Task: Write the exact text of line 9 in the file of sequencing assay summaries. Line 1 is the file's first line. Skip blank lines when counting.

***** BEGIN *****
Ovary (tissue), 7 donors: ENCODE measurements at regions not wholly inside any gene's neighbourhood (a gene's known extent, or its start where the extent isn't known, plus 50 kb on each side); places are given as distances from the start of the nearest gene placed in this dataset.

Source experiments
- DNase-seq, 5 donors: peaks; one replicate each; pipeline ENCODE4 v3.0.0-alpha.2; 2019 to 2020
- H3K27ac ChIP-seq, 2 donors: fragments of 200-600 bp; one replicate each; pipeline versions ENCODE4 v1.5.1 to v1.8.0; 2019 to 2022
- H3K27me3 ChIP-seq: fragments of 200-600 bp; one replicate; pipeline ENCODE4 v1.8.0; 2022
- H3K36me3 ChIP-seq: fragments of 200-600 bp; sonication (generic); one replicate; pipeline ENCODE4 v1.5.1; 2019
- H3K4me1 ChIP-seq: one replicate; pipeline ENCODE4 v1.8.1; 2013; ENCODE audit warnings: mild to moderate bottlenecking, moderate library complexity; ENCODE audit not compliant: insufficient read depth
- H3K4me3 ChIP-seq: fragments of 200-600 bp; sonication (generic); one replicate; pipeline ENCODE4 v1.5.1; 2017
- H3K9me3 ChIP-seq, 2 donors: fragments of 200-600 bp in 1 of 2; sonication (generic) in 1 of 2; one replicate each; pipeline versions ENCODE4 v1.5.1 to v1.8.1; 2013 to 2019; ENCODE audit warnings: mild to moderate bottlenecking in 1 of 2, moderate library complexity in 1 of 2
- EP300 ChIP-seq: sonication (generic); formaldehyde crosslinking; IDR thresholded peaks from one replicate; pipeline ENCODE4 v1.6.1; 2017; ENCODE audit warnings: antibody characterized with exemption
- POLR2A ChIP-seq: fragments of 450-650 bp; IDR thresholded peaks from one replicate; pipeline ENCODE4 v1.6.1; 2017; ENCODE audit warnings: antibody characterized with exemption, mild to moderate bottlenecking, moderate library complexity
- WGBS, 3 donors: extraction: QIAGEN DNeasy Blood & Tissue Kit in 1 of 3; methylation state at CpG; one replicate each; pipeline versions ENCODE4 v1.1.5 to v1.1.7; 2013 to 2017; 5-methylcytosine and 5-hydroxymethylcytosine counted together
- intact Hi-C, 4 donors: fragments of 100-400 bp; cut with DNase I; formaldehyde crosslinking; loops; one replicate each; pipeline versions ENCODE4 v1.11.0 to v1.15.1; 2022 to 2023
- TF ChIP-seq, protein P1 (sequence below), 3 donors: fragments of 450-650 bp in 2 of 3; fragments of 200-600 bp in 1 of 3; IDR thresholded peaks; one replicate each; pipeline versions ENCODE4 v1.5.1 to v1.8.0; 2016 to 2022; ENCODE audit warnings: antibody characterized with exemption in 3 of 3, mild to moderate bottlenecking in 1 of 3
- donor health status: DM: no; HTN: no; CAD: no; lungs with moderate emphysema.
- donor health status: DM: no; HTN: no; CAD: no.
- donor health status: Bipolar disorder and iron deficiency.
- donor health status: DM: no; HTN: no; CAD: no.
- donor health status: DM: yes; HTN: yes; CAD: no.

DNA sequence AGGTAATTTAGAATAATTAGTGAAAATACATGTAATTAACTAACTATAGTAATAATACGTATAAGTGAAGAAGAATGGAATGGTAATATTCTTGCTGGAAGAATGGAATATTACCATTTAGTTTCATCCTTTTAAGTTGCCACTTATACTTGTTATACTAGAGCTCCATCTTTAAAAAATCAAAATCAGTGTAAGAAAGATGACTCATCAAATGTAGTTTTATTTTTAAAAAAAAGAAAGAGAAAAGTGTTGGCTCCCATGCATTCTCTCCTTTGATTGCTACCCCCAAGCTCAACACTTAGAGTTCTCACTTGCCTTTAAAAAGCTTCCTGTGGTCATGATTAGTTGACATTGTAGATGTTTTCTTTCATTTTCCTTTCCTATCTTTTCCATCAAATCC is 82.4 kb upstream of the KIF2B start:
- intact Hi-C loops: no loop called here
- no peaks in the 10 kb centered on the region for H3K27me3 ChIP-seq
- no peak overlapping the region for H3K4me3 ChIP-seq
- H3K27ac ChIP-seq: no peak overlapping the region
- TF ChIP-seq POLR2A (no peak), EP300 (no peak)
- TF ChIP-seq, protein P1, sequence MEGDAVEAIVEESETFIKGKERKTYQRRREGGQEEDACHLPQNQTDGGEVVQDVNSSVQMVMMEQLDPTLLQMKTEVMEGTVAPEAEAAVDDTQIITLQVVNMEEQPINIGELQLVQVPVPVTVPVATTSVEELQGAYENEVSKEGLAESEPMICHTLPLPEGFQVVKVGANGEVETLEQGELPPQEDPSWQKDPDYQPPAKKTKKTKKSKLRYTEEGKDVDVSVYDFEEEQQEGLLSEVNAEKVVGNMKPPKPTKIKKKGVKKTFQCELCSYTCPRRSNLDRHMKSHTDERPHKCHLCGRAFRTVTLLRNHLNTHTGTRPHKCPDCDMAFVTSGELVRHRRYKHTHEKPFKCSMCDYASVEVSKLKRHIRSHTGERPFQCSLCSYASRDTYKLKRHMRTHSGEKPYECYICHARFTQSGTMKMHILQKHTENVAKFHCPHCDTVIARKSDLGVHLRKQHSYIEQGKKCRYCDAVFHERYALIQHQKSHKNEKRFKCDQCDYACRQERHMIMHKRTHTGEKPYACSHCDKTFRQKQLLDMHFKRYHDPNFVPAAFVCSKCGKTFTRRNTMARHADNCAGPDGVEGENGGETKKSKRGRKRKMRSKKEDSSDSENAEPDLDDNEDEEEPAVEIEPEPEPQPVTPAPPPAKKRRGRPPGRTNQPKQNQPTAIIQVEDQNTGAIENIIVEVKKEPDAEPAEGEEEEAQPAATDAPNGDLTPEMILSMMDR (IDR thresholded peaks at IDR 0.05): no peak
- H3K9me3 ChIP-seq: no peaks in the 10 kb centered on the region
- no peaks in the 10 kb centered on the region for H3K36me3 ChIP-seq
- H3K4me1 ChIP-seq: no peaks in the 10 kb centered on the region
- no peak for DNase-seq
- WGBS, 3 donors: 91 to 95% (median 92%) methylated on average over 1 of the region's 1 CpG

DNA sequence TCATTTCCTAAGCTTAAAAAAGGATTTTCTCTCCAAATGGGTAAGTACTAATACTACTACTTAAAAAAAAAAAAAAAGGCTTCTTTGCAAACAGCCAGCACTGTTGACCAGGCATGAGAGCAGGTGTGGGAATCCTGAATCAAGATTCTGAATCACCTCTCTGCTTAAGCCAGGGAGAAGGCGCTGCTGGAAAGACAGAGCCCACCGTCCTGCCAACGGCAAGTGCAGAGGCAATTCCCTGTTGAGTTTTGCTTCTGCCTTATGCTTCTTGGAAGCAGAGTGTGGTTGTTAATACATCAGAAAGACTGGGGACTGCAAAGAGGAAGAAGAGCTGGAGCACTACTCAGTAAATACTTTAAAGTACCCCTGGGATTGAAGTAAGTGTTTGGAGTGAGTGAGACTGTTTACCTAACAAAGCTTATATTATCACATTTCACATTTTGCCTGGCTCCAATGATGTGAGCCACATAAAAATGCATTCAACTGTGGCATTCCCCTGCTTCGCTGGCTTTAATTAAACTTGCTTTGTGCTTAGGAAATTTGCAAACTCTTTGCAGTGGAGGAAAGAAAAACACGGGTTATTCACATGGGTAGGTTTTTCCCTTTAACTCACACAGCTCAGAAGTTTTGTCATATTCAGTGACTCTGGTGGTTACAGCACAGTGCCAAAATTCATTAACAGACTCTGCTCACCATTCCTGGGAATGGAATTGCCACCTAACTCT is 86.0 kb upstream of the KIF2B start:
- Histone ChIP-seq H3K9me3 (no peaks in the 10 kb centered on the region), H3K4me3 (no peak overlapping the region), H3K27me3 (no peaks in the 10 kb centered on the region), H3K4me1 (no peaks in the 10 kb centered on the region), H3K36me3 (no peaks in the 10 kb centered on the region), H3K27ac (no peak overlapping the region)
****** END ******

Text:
- H3K9me3 ChIP-seq, 2 donors: fragments of 200-600 bp in 1 of 2; sonication (generic) in 1 of 2; one replicate each; pipeline versions ENCODE4 v1.5.1 to v1.8.1; 2013 to 2019; ENCODE audit warnings: mild to moderate bottlenecking in 1 of 2, moderate library complexity in 1 of 2